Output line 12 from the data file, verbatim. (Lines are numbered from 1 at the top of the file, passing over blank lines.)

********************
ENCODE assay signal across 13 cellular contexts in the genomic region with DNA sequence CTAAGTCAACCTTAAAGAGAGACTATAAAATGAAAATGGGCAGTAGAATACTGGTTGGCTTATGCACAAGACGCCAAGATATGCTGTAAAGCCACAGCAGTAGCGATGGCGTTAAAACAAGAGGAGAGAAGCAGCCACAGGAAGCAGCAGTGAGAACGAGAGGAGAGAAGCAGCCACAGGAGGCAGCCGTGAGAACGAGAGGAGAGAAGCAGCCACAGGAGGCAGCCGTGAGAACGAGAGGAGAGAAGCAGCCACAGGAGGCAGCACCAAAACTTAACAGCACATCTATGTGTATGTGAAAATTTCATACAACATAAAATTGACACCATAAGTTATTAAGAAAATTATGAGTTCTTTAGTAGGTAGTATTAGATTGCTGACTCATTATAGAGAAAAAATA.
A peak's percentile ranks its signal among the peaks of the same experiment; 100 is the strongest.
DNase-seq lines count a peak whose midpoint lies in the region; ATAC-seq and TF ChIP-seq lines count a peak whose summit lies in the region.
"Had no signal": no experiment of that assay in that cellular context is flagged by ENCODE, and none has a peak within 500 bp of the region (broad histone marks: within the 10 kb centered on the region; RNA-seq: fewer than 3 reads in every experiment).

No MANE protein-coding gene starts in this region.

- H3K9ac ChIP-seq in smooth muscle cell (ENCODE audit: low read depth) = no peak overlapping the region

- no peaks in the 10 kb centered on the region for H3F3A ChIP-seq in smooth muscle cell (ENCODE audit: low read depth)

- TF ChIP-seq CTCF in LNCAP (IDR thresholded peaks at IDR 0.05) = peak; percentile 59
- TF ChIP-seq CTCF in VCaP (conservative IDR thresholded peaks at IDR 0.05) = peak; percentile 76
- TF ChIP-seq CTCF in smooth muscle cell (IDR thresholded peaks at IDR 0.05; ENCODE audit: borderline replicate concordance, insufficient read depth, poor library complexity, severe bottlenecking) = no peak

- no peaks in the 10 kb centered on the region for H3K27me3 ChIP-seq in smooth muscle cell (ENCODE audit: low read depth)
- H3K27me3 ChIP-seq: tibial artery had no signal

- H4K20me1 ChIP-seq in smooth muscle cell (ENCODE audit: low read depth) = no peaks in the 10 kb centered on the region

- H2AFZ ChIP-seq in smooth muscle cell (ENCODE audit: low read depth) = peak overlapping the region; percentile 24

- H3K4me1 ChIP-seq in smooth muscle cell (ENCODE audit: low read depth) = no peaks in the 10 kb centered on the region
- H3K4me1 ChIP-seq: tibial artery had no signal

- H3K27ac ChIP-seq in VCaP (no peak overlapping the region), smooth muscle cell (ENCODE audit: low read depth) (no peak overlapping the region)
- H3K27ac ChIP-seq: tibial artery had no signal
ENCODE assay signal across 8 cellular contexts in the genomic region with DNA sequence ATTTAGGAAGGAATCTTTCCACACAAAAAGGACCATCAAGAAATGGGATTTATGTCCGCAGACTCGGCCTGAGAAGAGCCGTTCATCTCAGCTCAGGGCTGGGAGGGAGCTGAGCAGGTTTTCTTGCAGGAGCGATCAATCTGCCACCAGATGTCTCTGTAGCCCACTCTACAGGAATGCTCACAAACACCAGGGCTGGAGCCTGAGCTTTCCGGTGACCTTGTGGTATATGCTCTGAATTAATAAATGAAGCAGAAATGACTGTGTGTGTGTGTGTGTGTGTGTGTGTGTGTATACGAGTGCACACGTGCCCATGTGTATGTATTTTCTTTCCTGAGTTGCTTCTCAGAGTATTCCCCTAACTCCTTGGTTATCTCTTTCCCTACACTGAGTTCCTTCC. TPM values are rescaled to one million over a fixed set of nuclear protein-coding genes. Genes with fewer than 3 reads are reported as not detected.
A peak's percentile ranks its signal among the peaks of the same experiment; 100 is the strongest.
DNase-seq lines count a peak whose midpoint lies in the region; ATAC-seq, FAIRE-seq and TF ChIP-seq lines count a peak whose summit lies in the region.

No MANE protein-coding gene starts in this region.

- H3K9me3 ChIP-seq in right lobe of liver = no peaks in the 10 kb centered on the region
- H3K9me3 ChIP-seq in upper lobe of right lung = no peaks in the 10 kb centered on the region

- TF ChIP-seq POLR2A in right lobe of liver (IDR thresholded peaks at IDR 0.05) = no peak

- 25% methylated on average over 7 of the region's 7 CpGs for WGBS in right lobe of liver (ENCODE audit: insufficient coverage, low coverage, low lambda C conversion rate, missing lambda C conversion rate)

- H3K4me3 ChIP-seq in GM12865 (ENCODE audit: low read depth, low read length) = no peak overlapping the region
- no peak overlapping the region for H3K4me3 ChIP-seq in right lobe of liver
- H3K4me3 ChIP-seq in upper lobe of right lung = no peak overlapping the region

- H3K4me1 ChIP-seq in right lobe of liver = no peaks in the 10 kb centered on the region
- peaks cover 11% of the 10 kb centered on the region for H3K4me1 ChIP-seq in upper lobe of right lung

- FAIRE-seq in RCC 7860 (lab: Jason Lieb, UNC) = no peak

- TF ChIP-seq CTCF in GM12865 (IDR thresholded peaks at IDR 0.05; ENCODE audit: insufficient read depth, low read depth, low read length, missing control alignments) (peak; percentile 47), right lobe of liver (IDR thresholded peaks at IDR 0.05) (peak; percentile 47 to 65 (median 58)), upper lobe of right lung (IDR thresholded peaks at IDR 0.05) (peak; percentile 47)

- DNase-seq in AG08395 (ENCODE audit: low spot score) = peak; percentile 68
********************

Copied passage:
- H3K27me3 ChIP-seq: tibial artery had no signal